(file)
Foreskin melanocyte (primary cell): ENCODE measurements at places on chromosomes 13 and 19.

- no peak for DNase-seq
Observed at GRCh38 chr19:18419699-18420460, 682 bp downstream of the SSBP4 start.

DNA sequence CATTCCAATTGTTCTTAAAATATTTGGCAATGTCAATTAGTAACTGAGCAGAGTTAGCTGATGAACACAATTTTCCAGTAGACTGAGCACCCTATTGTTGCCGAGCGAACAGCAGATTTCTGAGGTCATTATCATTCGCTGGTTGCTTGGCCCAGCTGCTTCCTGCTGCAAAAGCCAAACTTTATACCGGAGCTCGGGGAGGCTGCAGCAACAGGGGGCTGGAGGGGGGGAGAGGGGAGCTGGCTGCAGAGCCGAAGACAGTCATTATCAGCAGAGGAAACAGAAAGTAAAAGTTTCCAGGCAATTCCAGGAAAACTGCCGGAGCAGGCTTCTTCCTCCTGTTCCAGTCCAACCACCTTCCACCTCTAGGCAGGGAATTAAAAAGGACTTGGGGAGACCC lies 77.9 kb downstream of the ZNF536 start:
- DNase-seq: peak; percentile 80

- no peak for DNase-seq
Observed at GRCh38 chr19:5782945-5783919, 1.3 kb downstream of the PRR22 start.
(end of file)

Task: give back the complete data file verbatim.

Foreskin melanocyte (primary cell): ENCODE measurements at places on chromosomes 13 and 19.

- no peak for DNase-seq
Observed at GRCh38 chr19:18419699-18420460, 682 bp downstream of the SSBP4 start.

DNA sequence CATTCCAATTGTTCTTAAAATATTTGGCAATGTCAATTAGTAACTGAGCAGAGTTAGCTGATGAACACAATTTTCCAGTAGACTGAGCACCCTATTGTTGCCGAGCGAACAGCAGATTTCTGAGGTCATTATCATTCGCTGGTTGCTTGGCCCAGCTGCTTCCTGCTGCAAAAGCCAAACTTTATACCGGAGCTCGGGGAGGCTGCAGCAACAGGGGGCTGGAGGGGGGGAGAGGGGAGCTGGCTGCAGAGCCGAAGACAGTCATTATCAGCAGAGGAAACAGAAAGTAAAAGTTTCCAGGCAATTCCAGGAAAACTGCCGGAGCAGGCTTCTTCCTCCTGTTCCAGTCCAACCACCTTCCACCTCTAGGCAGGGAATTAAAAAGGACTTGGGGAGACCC lies 77.9 kb downstream of the ZNF536 start:
- DNase-seq: peak; percentile 80

- no peak for DNase-seq
Observed at GRCh38 chr19:5782945-5783919, 1.3 kb downstream of the PRR22 start.